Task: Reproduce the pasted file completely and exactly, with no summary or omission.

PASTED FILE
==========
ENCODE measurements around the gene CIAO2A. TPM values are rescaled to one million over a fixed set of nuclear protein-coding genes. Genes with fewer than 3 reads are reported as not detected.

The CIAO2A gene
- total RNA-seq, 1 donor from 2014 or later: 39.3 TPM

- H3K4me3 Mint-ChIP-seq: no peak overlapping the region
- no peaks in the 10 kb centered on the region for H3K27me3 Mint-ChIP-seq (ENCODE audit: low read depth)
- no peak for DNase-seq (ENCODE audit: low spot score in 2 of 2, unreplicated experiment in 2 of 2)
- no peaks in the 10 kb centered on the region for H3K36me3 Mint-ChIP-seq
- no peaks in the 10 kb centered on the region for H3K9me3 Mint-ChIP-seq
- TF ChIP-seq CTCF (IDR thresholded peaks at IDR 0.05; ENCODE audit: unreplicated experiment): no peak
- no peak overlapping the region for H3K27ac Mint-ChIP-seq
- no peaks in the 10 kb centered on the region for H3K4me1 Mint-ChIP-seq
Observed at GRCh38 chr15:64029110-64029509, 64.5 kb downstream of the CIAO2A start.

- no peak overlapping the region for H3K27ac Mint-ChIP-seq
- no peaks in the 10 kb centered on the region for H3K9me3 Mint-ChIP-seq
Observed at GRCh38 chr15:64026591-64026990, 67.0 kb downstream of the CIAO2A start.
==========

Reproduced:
ENCODE measurements around the gene CIAO2A. TPM values are rescaled to one million over a fixed set of nuclear protein-coding genes. Genes with fewer than 3 reads are reported as not detected.

The CIAO2A gene
- total RNA-seq, 1 donor from 2014 or later: 39.3 TPM

- H3K4me3 Mint-ChIP-seq: no peak overlapping the region
- no peaks in the 10 kb centered on the region for H3K27me3 Mint-ChIP-seq (ENCODE audit: low read depth)
- no peak for DNase-seq (ENCODE audit: low spot score in 2 of 2, unreplicated experiment in 2 of 2)
- no peaks in the 10 kb centered on the region for H3K36me3 Mint-ChIP-seq
- no peaks in the 10 kb centered on the region for H3K9me3 Mint-ChIP-seq
- TF ChIP-seq CTCF (IDR thresholded peaks at IDR 0.05; ENCODE audit: unreplicated experiment): no peak
- no peak overlapping the region for H3K27ac Mint-ChIP-seq
- no peaks in the 10 kb centered on the region for H3K4me1 Mint-ChIP-seq
Observed at GRCh38 chr15:64029110-64029509, 64.5 kb downstream of the CIAO2A start.

- no peak overlapping the region for H3K27ac Mint-ChIP-seq
- no peaks in the 10 kb centered on the region for H3K9me3 Mint-ChIP-seq
Observed at GRCh38 chr15:64026591-64026990, 67.0 kb downstream of the CIAO2A start.